"The quick fox works in the flooded city."
Acrylic, mixed media collage on board
16" x 16"
"The brown fox jumping. Still life with a kiwi."
Clay surface photographs, digital print,
collage on paper
13" x 10"
"The Poetry of Nonsense in Collage"
series of virtual nonsense.
The phrase "The quick brown fox jumps over the lazy dog" is a pangram which means that it contains all letters of the alphabet. It is used as a sample text in computer font selection contexts. The fox keeps jumping from letter to letter in different shapes, colors and curves over the same dog that is changing appropriately as it lazily lays there. They lead quite a life inside the computer wires surrounded by zeros and ones. But, luckily the fox gets to experience international culture.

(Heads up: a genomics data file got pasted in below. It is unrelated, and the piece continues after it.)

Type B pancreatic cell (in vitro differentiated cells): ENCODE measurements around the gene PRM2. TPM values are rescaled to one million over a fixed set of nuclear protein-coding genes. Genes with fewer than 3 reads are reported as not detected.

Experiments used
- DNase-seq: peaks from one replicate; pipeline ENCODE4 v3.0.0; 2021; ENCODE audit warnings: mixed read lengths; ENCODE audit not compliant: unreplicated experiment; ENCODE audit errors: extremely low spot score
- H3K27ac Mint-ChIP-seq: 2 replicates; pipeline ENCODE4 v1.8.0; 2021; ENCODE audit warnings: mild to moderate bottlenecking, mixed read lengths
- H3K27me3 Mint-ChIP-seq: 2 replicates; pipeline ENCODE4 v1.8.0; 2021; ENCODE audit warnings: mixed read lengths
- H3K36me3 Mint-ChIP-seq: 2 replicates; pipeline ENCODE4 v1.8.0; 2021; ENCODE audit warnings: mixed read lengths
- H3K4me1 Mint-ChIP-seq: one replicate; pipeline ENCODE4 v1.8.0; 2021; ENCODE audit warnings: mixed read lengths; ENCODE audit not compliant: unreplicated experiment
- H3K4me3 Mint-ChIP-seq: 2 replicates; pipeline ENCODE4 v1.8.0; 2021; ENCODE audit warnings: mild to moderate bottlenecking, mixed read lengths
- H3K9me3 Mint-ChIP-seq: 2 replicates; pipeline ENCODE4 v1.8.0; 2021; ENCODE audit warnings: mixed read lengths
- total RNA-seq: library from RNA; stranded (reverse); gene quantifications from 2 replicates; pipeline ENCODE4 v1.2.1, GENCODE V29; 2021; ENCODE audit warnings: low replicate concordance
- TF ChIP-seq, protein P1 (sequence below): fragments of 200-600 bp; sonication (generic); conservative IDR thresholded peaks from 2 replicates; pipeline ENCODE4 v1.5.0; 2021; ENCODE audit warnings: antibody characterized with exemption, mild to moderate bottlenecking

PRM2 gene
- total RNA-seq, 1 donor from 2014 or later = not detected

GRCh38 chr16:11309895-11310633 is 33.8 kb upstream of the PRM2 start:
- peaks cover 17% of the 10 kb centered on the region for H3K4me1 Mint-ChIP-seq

Every language of the world has a phrase like that. They sound just like Dada poetry or the poetry of nonsense of Edward Leer and Lois Carroll.
- Some of these phrases are full of feeling like Ambiguous voice of a heart which, in the breeze, prefers dishes of kiwis. (French).
- Some sound dry and practical, like Flood-resistant mirror-drilling machine (Hungarian).
- Some just make no sense at all like Franz hunts in a totally dilapidated Taxi all through Bavaria(German).
- or Eat more of these soft French loaves and drink tea (Russian).
- This one could have either been written by a surrealist poet or created by a computer random word generation program: The quick Hindu bat was happily eating thistle and kiwi. The stork played the sax behind the straw palisade(Spanish).
These multilingual pangrams are collages of words that build up beautiful phrases. I build my collages of poetic nonsense from various materials and found objects:
- digital prints created from clay sculptures, which in turn had been built with imprints of computer parts and hardware.
- combinations of clay, hardware and acrylic paintings
I weave pangram phrases in different languages into each work to create a story with hidden meanings, or no meaning at all.